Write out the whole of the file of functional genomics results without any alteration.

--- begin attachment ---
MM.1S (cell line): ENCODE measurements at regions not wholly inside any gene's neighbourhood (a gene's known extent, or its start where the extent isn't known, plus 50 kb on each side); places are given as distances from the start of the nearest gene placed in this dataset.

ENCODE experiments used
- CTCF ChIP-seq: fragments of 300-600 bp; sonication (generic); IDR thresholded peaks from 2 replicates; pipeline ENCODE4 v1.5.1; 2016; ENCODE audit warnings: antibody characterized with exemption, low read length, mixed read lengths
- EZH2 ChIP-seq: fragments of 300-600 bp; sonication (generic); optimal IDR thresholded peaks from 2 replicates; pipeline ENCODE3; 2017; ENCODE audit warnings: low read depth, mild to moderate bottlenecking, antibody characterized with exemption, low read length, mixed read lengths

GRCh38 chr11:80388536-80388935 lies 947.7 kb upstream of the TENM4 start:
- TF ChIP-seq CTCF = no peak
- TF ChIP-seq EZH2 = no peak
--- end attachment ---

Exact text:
MM.1S (cell line): ENCODE measurements at regions not wholly inside any gene's neighbourhood (a gene's known extent, or its start where the extent isn't known, plus 50 kb on each side); places are given as distances from the start of the nearest gene placed in this dataset.

ENCODE experiments used
- CTCF ChIP-seq: fragments of 300-600 bp; sonication (generic); IDR thresholded peaks from 2 replicates; pipeline ENCODE4 v1.5.1; 2016; ENCODE audit warnings: antibody characterized with exemption, low read length, mixed read lengths
- EZH2 ChIP-seq: fragments of 300-600 bp; sonication (generic); optimal IDR thresholded peaks from 2 replicates; pipeline ENCODE3; 2017; ENCODE audit warnings: low read depth, mild to moderate bottlenecking, antibody characterized with exemption, low read length, mixed read lengths

GRCh38 chr11:80388536-80388935 lies 947.7 kb upstream of the TENM4 start:
- TF ChIP-seq CTCF = no peak
- TF ChIP-seq EZH2 = no peak